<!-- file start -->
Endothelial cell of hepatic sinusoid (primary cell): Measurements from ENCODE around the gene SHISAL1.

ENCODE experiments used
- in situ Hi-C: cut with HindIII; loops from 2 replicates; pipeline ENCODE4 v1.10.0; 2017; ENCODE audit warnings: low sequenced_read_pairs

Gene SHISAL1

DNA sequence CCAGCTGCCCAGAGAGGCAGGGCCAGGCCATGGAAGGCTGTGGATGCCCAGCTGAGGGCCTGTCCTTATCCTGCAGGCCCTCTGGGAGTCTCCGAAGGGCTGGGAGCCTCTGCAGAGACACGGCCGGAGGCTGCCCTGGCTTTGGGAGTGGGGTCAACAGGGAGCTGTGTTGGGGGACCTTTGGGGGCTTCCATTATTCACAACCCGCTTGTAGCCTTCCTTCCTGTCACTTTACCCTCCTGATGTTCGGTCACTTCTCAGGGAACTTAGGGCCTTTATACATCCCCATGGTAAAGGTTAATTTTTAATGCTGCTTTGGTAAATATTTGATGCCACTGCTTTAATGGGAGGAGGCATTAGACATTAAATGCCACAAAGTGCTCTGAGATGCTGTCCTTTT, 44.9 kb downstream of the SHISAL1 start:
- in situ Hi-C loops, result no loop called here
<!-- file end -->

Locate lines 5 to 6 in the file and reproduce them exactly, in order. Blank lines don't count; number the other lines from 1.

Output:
DNA sequence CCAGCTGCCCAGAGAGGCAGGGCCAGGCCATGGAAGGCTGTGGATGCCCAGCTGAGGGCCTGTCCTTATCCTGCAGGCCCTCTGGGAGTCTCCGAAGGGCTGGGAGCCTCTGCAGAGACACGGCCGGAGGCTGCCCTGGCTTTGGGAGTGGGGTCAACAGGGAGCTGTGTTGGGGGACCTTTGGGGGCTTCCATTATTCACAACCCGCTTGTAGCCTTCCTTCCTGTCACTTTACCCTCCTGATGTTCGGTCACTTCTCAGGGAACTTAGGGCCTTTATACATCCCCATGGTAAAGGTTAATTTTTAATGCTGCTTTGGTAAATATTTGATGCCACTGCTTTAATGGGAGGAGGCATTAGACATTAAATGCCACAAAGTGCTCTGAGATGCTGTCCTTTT, 44.9 kb downstream of the SHISAL1 start:
- in situ Hi-C loops, result no loop called here